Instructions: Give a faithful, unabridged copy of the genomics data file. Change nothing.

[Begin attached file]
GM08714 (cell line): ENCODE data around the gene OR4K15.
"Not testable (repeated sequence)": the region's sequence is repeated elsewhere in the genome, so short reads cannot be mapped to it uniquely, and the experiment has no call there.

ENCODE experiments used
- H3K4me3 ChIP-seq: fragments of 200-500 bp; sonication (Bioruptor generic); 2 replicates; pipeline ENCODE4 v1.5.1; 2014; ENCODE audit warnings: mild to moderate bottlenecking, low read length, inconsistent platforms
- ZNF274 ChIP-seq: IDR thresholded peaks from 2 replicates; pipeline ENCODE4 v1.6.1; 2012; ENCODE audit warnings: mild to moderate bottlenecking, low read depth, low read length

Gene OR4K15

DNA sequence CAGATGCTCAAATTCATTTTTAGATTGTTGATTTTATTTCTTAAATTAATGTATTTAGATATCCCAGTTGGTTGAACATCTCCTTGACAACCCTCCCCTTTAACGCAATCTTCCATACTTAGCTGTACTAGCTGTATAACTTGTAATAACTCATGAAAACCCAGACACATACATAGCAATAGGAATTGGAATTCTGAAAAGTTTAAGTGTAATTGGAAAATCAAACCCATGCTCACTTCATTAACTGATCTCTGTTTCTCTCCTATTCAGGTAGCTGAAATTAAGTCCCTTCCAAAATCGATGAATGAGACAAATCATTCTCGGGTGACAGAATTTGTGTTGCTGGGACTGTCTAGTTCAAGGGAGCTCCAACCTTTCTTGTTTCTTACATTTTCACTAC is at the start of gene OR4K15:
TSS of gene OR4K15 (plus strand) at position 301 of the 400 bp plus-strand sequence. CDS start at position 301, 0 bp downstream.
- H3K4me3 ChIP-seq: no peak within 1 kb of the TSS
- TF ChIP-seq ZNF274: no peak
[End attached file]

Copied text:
GM08714 (cell line): ENCODE data around the gene OR4K15.
"Not testable (repeated sequence)": the region's sequence is repeated elsewhere in the genome, so short reads cannot be mapped to it uniquely, and the experiment has no call there.

ENCODE experiments used
- H3K4me3 ChIP-seq: fragments of 200-500 bp; sonication (Bioruptor generic); 2 replicates; pipeline ENCODE4 v1.5.1; 2014; ENCODE audit warnings: mild to moderate bottlenecking, low read length, inconsistent platforms
- ZNF274 ChIP-seq: IDR thresholded peaks from 2 replicates; pipeline ENCODE4 v1.6.1; 2012; ENCODE audit warnings: mild to moderate bottlenecking, low read depth, low read length

Gene OR4K15

DNA sequence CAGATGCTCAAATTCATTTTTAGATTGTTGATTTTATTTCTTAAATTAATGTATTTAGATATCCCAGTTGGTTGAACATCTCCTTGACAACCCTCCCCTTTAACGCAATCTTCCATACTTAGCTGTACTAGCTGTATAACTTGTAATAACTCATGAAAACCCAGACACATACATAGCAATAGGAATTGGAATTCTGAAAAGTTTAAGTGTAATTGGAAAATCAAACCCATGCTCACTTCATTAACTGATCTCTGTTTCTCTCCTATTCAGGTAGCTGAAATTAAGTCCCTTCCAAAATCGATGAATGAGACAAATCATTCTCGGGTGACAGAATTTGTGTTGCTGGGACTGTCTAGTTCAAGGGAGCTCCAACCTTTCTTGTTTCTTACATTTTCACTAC is at the start of gene OR4K15:
TSS of gene OR4K15 (plus strand) at position 301 of the 400 bp plus-strand sequence. CDS start at position 301, 0 bp downstream.
- H3K4me3 ChIP-seq: no peak within 1 kb of the TSS
- TF ChIP-seq ZNF274: no peak